keywords = "Estrogen receptor, Immunohistochemistry, Pulmonary adenocarcinomas",
author = "Carmen Gomez-Fernandez and Aldo Mejias and Gail Walker and Mehrdad Nadji",
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T1 - Immunohistochemical expression of estrogen receptor in adenocarcinomas of the lung

T2 - The antibody factor

AU - Gomez-Fernandez, Carmen

AU - Mejias, Aldo

AU - Walker, Gail

AU - Nadji, Mehrdad

PY - 2010/3/1

Y1 - 2010/3/1

N2 - BACKGROUND: Immunohistochemistry for estrogen receptor may be used to distinguish metastatic breast cancers from adenocarcinomas of other sites, including those of the lung. The estrogen receptor exists as 2 subtypes, α and β. Estrogen receptor α is the predominant subtype expressed by more than two-thirds of human breast cancers. Adenocarcinomas of lung origin may also express estrogen receptor, primarily the β subtype. Human estrogen receptor α is highly homologous to estrogen receptor β and consequently, antibodies used to detect estrogen receptor α in breast carcinomas may detect estrogen receptor β in pulmonary adenocarcinomas. We investigated the immunohistochemical expression of estrogen receptor in proven primary lung adenocarcinomas using 3 anti-estrogen receptor α antibodies: mouse monoclonal 1D5, 6F11, and rabbit monoclonal SP1. DESIGN: Ninety-two pulmonary adenocarcinomas (53 women and 39 men) confirmed by clinical presentation and positive immunohistochemistry for thyroid transcription factor-1 (TTF-1) were included in this study. There were 19 incisional biopsies and 73 excisional specimens. Immunohistochemistry for estrogen receptor using antibodies 1D5, 6F11, and SP1 was performed on formalin-fixed, paraffin-embedded tissue following antigen retrieval. Any nuclear reactivity for estrogen receptor was considered a positive result. RESULT: Focal positive nuclear reaction for estrogen receptor was detected in 7 (7.6%) cases of primary pulmonary adenocarcinoma using antibody 1D5, 13 (14.1%) using 6F11, and 25 (27.2%) using SP1. The differences in reactivity for estrogen receptor in pulmonary adenocarcinomas between SP1 and 1D5, and between SP1 and 6F11 were statistically significant (P<0.001). Positive cases showed only a focal pattern of staining with each of the 3 antibodies. There was no significant difference in reactivity for estrogen receptor in pulmonary adenocarcinomas of men and women. Positive staining was highest in nonmucinous bronchioloalveolar adenocarcinomas for all of the antibodies, and for SP1, variation by histologic subtype was significant (P<0.001). CONCLUSIONS: SP1 has a significantly higher detection rate for the expression of estrogen receptor in pulmonary adenocarcinomas when compared with either 1D5 or 6F11. Caution should therefore be exercised in the use of this antibody alone in distinguishing a metastatic breast from a primary pulmonary adenocarcinoma.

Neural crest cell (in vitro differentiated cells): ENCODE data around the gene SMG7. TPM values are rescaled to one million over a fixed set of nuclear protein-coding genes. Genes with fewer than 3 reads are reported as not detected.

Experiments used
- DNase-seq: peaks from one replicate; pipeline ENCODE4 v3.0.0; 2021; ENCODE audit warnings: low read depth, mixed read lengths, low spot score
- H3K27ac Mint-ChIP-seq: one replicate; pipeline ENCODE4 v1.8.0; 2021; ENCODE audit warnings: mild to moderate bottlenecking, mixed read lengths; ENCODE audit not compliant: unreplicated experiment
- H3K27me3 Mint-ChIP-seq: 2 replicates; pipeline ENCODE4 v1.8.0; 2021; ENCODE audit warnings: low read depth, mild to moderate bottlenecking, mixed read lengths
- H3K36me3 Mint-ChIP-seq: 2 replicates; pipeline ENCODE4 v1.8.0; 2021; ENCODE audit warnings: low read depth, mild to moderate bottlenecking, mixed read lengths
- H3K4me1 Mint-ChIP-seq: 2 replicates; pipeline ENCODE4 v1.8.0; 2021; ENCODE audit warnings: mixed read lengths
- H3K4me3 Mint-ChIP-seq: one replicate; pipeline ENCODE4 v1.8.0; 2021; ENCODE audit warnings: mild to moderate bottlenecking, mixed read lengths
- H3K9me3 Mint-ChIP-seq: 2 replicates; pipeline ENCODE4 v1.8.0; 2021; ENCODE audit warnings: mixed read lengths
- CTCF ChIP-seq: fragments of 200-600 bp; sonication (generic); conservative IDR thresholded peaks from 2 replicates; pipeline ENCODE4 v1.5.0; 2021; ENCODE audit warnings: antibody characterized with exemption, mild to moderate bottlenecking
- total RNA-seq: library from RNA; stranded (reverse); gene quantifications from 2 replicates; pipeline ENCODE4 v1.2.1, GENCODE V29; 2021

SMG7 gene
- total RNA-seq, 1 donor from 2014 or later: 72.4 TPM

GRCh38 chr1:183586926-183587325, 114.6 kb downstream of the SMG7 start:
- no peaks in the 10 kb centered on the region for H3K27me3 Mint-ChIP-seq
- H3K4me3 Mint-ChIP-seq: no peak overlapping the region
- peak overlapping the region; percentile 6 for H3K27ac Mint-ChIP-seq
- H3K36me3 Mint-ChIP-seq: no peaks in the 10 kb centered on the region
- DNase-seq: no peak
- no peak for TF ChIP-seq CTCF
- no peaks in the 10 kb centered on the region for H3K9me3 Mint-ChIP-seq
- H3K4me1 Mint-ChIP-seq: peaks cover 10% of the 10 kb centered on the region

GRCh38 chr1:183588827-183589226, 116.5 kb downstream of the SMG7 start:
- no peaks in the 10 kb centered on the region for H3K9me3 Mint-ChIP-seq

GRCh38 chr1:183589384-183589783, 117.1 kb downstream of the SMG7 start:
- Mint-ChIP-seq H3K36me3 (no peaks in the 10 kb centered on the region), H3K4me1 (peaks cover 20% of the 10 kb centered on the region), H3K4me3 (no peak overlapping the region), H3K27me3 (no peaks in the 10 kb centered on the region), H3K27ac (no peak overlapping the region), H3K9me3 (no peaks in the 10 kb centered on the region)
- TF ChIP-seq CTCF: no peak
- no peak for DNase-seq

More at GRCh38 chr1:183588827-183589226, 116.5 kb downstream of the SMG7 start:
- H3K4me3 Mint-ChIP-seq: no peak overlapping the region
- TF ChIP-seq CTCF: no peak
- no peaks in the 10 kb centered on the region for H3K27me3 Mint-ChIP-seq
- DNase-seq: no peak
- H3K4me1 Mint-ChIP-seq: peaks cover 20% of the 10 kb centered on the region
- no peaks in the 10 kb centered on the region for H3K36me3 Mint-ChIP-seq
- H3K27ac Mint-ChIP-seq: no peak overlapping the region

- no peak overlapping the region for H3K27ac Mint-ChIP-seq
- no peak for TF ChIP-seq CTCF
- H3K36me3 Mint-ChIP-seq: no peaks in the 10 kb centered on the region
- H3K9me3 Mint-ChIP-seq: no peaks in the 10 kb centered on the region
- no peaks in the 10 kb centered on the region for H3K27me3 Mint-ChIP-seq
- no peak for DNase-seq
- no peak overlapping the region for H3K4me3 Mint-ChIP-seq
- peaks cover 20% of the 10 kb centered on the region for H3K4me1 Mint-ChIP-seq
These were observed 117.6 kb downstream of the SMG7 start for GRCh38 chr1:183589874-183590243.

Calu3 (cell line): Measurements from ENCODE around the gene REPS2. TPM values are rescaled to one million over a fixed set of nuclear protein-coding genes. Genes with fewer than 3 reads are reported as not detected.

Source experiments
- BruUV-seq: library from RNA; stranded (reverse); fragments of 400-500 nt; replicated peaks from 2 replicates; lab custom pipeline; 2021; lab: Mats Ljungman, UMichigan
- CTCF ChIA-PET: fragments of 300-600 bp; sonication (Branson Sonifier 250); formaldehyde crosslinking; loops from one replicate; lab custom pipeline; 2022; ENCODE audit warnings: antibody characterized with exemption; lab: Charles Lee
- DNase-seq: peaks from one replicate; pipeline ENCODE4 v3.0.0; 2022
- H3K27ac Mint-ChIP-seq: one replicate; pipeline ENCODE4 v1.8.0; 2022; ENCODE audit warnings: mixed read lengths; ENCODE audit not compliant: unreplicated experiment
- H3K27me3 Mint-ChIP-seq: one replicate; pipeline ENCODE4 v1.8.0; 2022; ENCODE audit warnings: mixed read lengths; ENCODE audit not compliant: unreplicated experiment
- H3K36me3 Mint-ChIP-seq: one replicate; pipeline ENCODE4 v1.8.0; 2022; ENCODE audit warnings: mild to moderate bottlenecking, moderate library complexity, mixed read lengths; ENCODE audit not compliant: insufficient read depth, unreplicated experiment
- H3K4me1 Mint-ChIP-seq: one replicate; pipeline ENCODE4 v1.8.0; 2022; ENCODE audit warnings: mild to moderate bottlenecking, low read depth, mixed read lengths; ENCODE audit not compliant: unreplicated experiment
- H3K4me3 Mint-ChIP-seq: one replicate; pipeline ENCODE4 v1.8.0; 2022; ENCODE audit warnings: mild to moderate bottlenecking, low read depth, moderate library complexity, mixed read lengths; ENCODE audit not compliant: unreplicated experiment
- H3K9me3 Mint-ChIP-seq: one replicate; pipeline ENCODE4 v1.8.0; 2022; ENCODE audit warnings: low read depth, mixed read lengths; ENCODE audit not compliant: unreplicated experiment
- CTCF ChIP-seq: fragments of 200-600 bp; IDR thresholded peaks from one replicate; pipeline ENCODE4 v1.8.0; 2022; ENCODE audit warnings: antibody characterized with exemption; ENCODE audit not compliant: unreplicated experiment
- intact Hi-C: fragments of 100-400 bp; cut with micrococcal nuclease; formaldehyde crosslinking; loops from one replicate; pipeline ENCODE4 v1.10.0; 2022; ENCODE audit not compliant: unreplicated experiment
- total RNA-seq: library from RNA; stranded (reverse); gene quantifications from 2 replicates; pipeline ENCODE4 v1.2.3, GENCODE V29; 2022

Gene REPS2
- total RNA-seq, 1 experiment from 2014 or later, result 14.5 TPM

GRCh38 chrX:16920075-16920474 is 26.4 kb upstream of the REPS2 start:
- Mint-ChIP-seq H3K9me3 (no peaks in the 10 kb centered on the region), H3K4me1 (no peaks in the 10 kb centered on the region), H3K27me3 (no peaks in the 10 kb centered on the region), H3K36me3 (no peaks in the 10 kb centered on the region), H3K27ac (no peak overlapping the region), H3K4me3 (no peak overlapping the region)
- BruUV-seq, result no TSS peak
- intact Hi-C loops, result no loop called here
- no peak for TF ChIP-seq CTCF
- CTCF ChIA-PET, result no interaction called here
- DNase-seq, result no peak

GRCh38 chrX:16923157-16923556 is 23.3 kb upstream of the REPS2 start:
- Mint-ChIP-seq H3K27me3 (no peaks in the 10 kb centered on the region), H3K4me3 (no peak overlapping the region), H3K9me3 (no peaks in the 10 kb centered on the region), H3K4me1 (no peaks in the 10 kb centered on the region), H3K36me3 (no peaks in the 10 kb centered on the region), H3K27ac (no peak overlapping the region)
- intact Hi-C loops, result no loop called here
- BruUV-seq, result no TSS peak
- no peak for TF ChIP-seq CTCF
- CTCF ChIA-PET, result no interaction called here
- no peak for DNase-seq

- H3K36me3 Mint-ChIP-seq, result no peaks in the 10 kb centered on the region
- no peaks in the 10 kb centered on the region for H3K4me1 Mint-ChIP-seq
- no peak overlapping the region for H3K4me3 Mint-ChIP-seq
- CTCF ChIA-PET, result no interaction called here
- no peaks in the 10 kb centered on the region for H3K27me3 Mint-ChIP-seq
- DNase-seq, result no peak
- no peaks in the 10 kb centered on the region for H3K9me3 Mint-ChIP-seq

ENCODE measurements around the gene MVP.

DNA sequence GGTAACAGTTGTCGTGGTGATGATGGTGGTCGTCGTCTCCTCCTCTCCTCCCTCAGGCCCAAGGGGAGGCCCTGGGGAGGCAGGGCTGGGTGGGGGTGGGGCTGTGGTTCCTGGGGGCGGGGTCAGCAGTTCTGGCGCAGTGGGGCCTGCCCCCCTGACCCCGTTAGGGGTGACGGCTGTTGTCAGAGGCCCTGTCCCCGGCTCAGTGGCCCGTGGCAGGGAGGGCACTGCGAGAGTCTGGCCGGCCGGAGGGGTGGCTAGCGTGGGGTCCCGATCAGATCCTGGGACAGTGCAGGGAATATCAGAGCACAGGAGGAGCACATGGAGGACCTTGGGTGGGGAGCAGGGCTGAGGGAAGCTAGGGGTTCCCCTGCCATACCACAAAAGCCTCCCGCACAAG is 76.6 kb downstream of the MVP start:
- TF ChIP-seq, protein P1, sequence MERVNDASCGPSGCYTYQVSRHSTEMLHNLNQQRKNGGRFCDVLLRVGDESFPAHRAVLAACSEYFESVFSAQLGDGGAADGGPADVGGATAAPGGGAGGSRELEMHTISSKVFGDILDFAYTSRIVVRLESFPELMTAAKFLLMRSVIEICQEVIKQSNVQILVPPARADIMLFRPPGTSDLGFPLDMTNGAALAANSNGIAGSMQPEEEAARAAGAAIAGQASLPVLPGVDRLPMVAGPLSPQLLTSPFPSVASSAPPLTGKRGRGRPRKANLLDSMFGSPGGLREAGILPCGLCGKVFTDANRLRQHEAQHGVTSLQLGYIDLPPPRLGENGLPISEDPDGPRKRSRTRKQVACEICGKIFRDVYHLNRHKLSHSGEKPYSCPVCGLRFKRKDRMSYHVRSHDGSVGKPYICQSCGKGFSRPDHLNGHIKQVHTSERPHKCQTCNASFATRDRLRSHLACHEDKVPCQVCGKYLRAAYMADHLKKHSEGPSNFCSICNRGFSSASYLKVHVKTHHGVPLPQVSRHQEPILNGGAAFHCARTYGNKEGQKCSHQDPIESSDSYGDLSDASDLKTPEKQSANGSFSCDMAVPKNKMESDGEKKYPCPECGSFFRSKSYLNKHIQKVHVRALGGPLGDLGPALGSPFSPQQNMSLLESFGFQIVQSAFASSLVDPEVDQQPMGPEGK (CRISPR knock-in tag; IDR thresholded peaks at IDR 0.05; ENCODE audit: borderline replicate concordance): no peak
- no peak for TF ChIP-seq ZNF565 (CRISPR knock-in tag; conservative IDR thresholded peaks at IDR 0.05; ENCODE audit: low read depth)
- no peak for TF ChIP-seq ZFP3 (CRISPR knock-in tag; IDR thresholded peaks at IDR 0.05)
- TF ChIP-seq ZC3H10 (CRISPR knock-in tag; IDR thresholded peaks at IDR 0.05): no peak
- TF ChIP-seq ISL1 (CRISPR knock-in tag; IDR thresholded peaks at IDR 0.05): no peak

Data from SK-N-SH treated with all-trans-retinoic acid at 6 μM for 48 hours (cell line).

AB - BACKGROUND: Immunohistochemistry for estrogen receptor may be used to distinguish metastatic breast cancers from adenocarcinomas of other sites, including those of the lung. The estrogen receptor exists as 2 subtypes, α and β. Estrogen receptor α is the predominant subtype expressed by more than two-thirds of human breast cancers. Adenocarcinomas of lung origin may also express estrogen receptor, primarily the β subtype. Human estrogen receptor α is highly homologous to estrogen receptor β and consequently, antibodies used to detect estrogen receptor α in breast carcinomas may detect estrogen receptor β in pulmonary adenocarcinomas. We investigated the immunohistochemical expression of estrogen receptor in proven primary lung adenocarcinomas using 3 anti-estrogen receptor α antibodies: mouse monoclonal 1D5, 6F11, and rabbit monoclonal SP1. DESIGN: Ninety-two pulmonary adenocarcinomas (53 women and 39 men) confirmed by clinical presentation and positive immunohistochemistry for thyroid transcription factor-1 (TTF-1) were included in this study. There were 19 incisional biopsies and 73 excisional specimens. Immunohistochemistry for estrogen receptor using antibodies 1D5, 6F11, and SP1 was performed on formalin-fixed, paraffin-embedded tissue following antigen retrieval. Any nuclear reactivity for estrogen receptor was considered a positive result. RESULT: Focal positive nuclear reaction for estrogen receptor was detected in 7 (7.6%) cases of primary pulmonary adenocarcinoma using antibody 1D5, 13 (14.1%) using 6F11, and 25 (27.2%) using SP1. The differences in reactivity for estrogen receptor in pulmonary adenocarcinomas between SP1 and 1D5, and between SP1 and 6F11 were statistically significant (P<0.001). Positive cases showed only a focal pattern of staining with each of the 3 antibodies. There was no significant difference in reactivity for estrogen receptor in pulmonary adenocarcinomas of men and women. Positive staining was highest in nonmucinous bronchioloalveolar adenocarcinomas for all of the antibodies, and for SP1, variation by histologic subtype was significant (P<0.001). CONCLUSIONS: SP1 has a significantly higher detection rate for the expression of estrogen receptor in pulmonary adenocarcinomas when compared with either 1D5 or 6F11. Caution should therefore be exercised in the use of this antibody alone in distinguishing a metastatic breast from a primary pulmonary adenocarcinoma.

KW - Estrogen receptor

KW - Immunohistochemistry